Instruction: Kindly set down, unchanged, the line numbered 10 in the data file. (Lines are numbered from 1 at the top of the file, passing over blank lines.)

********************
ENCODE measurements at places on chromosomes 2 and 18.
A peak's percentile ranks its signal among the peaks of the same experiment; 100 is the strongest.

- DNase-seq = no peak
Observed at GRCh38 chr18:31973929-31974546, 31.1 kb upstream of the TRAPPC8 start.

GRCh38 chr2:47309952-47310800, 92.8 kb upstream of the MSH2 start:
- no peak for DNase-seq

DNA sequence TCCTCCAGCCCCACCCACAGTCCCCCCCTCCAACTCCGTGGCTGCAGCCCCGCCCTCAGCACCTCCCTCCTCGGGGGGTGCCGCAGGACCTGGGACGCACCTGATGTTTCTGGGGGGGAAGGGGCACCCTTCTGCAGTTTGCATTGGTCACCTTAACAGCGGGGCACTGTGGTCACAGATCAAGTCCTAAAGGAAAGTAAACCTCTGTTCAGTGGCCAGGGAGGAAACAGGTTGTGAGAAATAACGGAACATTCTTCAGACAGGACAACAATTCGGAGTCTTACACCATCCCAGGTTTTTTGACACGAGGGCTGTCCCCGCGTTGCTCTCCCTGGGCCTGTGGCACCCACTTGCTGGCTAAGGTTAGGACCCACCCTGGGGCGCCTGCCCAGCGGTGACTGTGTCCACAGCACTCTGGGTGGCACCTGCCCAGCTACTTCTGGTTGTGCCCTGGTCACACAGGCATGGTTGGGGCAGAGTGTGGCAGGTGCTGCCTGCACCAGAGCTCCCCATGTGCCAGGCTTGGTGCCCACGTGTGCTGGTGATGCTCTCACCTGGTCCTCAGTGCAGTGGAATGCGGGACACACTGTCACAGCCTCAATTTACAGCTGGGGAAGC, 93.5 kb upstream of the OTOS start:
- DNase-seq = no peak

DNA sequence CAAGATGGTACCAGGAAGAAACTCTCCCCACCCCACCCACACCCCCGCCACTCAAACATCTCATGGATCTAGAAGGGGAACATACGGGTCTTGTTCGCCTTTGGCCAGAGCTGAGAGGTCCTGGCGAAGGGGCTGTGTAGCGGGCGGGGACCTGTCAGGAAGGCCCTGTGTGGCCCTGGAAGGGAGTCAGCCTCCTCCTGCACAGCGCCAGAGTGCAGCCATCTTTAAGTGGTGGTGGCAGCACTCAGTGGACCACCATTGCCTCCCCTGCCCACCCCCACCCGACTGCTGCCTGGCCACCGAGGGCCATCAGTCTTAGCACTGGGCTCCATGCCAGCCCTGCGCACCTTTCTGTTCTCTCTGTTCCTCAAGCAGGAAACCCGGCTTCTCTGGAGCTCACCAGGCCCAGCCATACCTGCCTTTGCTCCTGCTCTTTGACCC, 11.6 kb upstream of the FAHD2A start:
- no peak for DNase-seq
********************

- no peak for DNase-seq